Been on a rest period (rested Wednesday, Friday, Saturday, Sunday). Thursday’s workout was quite fun, 3 sets of 5 back squats at 80% of our max (which happened to be exactly my bodyweight), and Chris came along to make a major adjustment to how I was holding the bar. Then we did a workout with walking lunges and overhead squats, which was a nice tune-up for tomorrow’s workout. I still struggle with the overhead squats but practice makes perfect.
There was a CrossFit Level 1 certification going on at our gym this weekend so I went to dinner with the two out-of-country trainers HQ flew in (one was from Finland and the other from the UK). Carne, of course. This caused my one unintentional cheat on my detox because I ordered sweetbreads assuming they were the easiest thing to digest on the menu besides liver and neglected to ask if they were breaded. Stupid. But considering how late it was by the time the men had decided what they wanted to order (I swear, I’d never seen people so excited over meat before. It’s like they don’t have it in Europe or something …. I mean I know it doesn’t taste as good and costs 3-4x as much but still … hehe).
Had a mini-Mindscape workshop Friday and an incredibly hectic acupuncture session Saturday. Yowzers. I had to sit and chat to Kim about qigong for a while afterwards before I felt safe enough to drive. But this diet has spurred me to expand my shopping repertoire and I have discovered a cool fish shop in Woodstock where you can buy any kind of fresh fish and they will fillet it right in front of you, and a kitchen store where they not only have drool-worthy knives but also an impressive spice collection. Will be good for once the weather is cool enough to make soups and stews.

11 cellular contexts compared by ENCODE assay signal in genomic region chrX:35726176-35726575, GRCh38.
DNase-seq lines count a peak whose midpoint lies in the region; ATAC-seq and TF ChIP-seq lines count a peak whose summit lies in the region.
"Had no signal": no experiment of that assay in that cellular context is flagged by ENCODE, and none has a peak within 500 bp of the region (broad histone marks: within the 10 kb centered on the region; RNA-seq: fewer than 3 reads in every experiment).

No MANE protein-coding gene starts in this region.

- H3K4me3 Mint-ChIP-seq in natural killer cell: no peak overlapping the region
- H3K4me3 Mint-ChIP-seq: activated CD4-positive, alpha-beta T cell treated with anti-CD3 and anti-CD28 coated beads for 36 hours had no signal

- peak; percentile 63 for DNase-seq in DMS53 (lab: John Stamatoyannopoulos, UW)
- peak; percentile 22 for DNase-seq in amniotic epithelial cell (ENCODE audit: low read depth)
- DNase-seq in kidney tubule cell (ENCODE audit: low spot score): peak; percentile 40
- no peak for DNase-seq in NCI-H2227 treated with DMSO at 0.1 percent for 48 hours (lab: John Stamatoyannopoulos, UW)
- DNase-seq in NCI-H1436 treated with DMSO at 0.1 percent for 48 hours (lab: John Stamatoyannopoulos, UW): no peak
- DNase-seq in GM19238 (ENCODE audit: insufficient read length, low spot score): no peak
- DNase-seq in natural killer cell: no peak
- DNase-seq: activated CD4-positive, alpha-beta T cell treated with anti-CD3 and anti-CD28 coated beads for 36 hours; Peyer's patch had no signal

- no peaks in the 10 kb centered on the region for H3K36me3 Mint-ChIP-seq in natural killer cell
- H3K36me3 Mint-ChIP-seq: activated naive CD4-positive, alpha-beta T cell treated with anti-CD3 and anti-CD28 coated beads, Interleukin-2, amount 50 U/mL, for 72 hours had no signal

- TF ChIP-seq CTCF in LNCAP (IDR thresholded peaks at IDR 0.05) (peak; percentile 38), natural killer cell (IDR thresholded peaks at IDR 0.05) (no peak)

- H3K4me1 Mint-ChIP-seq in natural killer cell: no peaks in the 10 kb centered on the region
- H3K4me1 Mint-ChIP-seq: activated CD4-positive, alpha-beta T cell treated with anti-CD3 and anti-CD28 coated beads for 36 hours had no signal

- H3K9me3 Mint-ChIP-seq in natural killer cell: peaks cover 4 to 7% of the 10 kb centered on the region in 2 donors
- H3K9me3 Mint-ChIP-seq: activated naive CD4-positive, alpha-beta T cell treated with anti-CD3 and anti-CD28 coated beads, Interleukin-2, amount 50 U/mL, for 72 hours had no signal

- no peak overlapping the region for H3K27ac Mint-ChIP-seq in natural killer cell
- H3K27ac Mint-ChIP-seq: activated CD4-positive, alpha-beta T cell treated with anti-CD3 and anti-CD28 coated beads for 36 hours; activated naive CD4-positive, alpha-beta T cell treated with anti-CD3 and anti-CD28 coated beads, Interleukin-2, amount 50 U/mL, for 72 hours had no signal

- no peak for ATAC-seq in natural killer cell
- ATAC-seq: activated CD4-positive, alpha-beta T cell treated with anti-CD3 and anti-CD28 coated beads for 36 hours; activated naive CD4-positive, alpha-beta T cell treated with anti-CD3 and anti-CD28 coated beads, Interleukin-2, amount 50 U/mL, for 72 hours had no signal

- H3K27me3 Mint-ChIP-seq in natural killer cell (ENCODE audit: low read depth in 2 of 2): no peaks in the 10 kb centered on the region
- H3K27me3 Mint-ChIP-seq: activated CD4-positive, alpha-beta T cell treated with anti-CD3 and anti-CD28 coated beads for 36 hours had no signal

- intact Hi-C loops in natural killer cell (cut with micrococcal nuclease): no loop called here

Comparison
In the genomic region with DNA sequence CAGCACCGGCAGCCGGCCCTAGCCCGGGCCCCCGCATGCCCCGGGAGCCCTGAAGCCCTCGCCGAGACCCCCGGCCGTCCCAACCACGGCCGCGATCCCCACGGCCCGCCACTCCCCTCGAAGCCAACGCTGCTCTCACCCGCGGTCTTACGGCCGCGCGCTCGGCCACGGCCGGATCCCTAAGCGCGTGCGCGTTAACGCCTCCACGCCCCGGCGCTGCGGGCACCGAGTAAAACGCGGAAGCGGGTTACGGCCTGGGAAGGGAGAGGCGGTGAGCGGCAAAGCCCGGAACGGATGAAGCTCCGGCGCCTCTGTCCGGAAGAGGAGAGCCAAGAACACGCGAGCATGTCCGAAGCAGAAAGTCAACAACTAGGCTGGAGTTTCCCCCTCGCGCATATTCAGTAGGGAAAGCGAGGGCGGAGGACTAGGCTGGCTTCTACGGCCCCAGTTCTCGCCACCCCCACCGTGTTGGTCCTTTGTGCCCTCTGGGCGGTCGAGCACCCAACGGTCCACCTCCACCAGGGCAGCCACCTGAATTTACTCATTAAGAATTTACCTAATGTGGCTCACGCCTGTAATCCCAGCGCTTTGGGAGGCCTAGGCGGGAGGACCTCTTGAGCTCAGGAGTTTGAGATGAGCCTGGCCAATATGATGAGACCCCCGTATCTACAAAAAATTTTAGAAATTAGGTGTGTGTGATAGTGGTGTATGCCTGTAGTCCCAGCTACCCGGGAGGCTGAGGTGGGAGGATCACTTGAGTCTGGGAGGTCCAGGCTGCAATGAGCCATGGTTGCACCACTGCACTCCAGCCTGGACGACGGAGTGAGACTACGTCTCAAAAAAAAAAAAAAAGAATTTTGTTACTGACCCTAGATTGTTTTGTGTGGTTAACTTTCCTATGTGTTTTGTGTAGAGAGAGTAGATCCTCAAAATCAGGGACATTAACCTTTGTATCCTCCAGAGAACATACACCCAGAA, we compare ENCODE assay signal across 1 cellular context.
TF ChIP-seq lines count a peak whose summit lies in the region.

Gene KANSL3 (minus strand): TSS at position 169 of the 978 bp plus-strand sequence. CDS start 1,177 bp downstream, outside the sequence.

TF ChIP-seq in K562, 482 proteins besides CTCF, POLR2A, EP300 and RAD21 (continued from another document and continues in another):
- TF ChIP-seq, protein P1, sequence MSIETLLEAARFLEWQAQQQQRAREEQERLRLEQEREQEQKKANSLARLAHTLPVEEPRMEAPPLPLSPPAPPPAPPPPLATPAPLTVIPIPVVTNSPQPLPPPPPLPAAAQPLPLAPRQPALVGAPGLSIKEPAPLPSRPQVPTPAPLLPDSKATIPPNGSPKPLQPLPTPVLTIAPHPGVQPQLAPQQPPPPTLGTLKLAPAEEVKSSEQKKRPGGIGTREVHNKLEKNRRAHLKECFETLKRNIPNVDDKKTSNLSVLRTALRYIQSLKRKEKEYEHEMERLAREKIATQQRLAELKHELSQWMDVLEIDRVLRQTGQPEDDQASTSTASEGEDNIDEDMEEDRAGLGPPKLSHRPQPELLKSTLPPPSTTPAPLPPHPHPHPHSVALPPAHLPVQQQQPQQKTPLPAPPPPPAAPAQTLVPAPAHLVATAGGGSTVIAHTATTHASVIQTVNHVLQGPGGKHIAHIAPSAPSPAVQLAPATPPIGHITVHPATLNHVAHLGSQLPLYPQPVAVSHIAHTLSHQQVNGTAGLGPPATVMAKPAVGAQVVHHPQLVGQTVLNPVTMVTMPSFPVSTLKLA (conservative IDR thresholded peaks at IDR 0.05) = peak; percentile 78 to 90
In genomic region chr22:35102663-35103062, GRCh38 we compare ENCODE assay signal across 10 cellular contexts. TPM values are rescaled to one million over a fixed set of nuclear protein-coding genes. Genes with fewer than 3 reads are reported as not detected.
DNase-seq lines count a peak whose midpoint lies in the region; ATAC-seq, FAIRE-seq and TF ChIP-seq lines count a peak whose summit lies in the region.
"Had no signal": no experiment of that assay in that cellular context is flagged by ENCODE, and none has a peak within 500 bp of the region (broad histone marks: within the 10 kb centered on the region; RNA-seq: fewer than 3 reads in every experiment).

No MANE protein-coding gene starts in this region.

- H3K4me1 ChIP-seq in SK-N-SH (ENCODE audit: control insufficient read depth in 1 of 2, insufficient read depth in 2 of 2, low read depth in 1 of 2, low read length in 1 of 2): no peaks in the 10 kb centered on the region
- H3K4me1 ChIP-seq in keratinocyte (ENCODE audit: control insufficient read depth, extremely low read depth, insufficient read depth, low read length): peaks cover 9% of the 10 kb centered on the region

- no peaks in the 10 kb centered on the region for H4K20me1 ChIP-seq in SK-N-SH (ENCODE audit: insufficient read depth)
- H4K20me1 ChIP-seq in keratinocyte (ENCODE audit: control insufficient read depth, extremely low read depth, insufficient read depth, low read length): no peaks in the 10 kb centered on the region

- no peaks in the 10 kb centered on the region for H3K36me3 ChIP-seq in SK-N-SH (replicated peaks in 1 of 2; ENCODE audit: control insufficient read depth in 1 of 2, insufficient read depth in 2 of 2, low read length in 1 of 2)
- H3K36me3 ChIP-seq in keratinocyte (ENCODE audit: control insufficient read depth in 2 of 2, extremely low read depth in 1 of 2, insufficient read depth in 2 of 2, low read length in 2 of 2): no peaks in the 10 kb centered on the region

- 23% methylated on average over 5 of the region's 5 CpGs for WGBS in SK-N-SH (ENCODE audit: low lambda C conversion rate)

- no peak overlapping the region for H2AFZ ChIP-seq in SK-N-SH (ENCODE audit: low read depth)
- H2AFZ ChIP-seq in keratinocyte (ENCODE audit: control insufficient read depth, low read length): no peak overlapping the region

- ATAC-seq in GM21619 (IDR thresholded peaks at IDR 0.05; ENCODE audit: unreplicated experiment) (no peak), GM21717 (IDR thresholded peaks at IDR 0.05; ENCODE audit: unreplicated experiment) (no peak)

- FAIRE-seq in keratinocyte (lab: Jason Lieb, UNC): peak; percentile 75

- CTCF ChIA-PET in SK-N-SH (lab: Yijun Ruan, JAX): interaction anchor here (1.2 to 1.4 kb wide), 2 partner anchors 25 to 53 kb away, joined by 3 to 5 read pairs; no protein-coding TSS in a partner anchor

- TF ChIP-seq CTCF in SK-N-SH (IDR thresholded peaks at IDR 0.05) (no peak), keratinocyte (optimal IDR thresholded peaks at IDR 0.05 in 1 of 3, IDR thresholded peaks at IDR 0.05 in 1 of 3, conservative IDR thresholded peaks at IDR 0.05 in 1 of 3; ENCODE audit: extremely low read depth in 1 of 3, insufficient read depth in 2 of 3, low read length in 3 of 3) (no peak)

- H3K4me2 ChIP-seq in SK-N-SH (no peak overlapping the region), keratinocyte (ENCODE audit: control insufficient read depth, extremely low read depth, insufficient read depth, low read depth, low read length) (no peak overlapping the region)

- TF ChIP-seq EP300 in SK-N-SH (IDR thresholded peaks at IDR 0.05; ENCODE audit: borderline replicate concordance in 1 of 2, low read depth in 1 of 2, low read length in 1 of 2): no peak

Saturday evening was quite amusing as I went to a braai for my friend Deon who just landed a permanent job at Amazon (20,000 applications and 200 eventual hires – so there!). I had a chuckle on the way in because Somerset West is one of the few places I’ve been where you speak to the guards in English, with an American accent, and they reply in Afrikaans. I was doing ok until they started giving directions to the house and then I had to break down and admit I didn’t actually understand everything they were saying. I unexpectedly wound up also learning a thing or two at that braai because Deon’s cousin recently joined a powerlifting gym, so you can imagine what we talked about (yep, my back squat and how to improve it).
Now to see if I can’t finish up my birthday email to my wonderful brother Cyrus, who turns 30 today. What a wonderful gift to the world that man is. If I had to put together a dream team of doers to start a company or change the world, he’d be pretty damn near the top of my list. I think he’s got 20+ IQ points on me and is nicer than my self-centred *ss could ever hope to be. Hope you have a great day, rock star, and that your next decade of life brings light and love to the people around you.
- “I’m f*cking giddy.” – Karl
- “I might cry.” – Karl
- “If you want to be a champion, you must eat, sleep, and act like a champion.” – Mona